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I don't know what follow through is in shooting. But I know shot alignment is squeezing the trigger as your point of aim is dead eye. And having the squeeze be on target. Not flinching with nervous reaction to the resulting recoil, large flame and, sound. Associated with the squeeze to hammer release. That is why so many take for granted the dry firing scenerio. Where new shooters dry fire the weapon to get unafraid of the pull on alignment. It is something we older 1911 shooters take for granted. Yet still have to adjust for after a long layoff(10 days or more). It will shock you after not shooting it for awhile. The wonderful .45ACP in semi auto 1911 fashion.
 

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follow this, and teach it:

Holding
Aiming
Breathing
Instictive Body position
Triger manipulation

it should become HABIT for you to do these things automatically after a while. seeing as this thread is related to "follow through" this would fall under Trigger manipulation. when you squese the trigger bring it back all the way to the rear then let go on the trigger, you should hear the sear clunk back into place. if you've ever played baseball you know followthrough is the second most important thing next to "keep your eye on the ball" if you swing a bat at a ball, and when your eye, and the vibrations tell you you've hit the ball, you have to keep on swinging the bat in its course. if you let up too soon, and anticipate when the bat is going to hit the ball you will lose all your power and your placement. i hope that explains it.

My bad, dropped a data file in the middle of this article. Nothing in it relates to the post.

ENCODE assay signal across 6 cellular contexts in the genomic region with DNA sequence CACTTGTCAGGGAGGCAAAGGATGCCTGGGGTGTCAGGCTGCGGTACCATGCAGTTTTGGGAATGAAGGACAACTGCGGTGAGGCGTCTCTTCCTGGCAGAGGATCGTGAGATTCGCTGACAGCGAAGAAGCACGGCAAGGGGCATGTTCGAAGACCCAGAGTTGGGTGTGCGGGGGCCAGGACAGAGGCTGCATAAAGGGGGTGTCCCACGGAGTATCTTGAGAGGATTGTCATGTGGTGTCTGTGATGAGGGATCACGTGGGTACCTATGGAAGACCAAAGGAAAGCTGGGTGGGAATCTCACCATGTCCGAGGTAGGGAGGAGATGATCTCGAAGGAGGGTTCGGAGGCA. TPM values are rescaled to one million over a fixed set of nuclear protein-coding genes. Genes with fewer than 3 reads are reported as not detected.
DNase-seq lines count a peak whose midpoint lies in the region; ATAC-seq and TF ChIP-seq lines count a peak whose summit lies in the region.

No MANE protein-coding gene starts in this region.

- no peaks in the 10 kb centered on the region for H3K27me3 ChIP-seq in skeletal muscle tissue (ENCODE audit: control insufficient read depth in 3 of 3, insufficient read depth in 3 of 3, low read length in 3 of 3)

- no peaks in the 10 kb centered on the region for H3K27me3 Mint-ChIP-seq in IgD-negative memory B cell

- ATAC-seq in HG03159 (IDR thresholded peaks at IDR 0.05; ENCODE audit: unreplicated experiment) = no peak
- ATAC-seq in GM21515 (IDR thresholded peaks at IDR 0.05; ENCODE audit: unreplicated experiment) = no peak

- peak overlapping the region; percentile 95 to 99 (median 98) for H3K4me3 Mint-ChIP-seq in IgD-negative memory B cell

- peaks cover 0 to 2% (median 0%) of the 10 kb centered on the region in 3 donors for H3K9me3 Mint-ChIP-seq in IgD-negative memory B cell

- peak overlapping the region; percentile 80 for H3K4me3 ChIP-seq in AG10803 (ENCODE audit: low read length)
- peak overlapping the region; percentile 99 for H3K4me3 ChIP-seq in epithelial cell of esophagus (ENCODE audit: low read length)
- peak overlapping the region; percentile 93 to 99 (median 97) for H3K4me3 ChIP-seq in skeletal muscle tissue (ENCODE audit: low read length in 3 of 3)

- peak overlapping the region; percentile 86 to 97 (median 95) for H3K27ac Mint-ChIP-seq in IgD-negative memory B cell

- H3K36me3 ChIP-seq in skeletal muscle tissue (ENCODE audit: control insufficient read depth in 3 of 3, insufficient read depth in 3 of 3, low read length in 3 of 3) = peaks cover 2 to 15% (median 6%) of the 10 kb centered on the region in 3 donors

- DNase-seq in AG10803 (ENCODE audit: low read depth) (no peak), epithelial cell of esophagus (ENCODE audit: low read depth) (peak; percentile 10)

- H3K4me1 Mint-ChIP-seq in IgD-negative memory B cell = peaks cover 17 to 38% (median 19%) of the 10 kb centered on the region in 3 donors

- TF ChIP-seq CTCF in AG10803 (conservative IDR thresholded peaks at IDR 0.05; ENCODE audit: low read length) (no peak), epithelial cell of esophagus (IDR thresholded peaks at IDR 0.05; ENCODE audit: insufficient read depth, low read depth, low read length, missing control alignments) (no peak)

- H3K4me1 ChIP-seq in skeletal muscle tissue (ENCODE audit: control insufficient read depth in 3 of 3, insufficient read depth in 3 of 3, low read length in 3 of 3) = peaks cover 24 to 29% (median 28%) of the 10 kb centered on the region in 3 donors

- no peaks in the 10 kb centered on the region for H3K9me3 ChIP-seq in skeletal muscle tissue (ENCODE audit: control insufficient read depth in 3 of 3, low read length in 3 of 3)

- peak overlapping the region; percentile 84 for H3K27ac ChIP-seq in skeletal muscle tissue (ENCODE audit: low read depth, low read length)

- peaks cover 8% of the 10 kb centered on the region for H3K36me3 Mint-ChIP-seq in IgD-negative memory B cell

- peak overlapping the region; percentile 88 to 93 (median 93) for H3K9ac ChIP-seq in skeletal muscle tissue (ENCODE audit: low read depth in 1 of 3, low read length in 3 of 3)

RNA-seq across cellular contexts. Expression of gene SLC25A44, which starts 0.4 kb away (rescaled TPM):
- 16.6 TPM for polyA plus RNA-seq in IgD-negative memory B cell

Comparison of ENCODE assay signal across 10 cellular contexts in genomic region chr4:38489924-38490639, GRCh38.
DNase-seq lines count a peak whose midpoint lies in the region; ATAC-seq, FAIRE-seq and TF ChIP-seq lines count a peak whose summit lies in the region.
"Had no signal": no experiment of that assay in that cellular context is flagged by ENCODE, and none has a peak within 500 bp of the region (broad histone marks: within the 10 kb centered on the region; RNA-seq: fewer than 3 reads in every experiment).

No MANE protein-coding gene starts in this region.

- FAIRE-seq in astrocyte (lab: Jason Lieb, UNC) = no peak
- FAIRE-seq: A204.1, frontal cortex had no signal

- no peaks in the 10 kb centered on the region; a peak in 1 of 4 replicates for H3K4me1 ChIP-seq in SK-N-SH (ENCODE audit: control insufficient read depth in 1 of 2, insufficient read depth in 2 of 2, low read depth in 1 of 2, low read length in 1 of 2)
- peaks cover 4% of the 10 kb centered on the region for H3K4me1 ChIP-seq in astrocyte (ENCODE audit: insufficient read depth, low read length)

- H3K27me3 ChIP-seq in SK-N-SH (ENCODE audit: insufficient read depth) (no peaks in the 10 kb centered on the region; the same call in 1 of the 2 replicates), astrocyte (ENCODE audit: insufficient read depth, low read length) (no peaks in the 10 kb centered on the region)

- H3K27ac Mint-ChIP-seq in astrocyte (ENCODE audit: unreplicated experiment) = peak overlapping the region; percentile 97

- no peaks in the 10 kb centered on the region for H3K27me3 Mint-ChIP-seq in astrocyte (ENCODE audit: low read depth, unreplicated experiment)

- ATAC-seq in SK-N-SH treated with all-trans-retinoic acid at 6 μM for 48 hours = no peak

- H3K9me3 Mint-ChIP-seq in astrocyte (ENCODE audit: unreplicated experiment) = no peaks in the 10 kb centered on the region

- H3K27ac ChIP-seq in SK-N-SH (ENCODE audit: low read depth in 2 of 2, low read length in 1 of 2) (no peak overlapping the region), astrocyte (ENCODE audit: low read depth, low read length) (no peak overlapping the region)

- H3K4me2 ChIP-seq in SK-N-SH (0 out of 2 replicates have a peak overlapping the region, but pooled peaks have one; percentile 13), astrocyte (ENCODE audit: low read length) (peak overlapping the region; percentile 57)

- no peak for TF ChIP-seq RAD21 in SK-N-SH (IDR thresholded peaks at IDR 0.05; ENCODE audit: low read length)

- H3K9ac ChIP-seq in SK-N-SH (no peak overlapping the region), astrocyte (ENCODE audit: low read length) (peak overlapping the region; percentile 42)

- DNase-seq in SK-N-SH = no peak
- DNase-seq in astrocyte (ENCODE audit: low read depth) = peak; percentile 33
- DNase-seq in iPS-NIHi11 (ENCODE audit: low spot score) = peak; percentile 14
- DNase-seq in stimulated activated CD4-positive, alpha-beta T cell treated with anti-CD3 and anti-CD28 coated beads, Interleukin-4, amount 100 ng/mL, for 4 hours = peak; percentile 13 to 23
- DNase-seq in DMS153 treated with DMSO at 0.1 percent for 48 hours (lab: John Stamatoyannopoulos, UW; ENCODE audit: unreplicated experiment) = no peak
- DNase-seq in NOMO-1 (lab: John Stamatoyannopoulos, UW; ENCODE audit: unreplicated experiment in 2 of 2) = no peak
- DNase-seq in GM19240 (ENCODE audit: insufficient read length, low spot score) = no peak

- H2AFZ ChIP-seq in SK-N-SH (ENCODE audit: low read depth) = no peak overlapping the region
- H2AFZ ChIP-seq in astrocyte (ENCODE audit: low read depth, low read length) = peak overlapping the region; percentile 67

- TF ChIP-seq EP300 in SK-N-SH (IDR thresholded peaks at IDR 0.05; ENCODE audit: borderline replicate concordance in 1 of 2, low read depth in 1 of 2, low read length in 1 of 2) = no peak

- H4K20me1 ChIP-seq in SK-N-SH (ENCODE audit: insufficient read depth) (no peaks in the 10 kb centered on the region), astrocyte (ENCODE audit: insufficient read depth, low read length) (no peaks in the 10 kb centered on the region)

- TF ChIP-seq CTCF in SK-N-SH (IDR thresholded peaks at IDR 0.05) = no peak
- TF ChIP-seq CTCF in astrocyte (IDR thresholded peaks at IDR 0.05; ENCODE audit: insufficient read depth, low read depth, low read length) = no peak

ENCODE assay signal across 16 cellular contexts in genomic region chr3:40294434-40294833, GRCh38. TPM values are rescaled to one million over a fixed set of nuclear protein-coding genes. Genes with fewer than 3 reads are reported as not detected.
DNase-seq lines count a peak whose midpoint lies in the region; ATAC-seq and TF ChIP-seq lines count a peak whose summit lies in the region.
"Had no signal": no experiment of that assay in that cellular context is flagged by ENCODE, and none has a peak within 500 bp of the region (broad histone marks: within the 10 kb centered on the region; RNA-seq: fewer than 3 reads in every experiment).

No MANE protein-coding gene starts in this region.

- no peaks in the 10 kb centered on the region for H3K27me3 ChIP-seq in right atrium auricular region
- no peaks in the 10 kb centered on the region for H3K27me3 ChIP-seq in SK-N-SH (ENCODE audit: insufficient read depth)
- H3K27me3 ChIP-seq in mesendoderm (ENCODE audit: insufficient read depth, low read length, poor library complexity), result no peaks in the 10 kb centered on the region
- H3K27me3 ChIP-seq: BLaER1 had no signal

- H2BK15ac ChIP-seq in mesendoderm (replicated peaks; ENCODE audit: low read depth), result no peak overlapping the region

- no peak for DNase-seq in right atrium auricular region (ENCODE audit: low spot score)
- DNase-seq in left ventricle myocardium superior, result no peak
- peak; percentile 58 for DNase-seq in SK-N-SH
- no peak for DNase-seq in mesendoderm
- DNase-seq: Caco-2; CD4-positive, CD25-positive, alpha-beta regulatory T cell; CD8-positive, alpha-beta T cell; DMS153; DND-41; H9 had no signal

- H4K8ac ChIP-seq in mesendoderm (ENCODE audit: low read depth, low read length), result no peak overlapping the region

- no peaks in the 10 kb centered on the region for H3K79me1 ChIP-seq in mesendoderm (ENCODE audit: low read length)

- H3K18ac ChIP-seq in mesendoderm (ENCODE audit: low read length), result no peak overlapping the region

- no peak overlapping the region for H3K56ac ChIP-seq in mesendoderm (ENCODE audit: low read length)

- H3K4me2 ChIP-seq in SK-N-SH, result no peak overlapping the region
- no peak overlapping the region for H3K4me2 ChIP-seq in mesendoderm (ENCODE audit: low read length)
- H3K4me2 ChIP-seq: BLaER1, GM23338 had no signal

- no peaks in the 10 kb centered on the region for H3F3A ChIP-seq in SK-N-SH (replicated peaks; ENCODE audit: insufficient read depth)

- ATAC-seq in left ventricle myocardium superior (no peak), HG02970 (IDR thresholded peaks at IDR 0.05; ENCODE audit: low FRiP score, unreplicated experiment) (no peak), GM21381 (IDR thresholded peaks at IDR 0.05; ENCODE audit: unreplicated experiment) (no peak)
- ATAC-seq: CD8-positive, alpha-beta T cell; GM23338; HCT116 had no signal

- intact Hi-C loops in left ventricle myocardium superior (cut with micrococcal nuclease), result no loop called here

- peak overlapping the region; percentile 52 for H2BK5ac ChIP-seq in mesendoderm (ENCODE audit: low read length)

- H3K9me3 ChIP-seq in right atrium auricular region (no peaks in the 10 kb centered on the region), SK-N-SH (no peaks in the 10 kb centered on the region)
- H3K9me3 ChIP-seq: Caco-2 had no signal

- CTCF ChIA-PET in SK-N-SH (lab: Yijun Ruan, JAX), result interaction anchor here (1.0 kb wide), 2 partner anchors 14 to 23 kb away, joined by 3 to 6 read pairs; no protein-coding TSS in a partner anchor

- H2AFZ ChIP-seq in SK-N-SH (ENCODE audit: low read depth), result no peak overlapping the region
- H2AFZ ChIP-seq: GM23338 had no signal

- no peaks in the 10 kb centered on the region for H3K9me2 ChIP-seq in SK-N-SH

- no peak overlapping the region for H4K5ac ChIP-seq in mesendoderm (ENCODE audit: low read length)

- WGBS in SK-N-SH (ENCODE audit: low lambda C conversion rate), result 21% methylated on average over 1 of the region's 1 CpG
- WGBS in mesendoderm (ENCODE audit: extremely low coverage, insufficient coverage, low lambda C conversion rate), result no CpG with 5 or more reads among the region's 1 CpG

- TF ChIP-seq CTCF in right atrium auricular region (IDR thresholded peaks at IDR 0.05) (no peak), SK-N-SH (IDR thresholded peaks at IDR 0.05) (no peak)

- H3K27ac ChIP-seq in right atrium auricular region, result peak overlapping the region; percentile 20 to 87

steve
 

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I don't mean to be abrupt but if you have to ask what follow through is, perhaps you might want to hold off on instructing others just yet. It's a basic fundamental of shooting that's even taught in NRA basic pistol classes.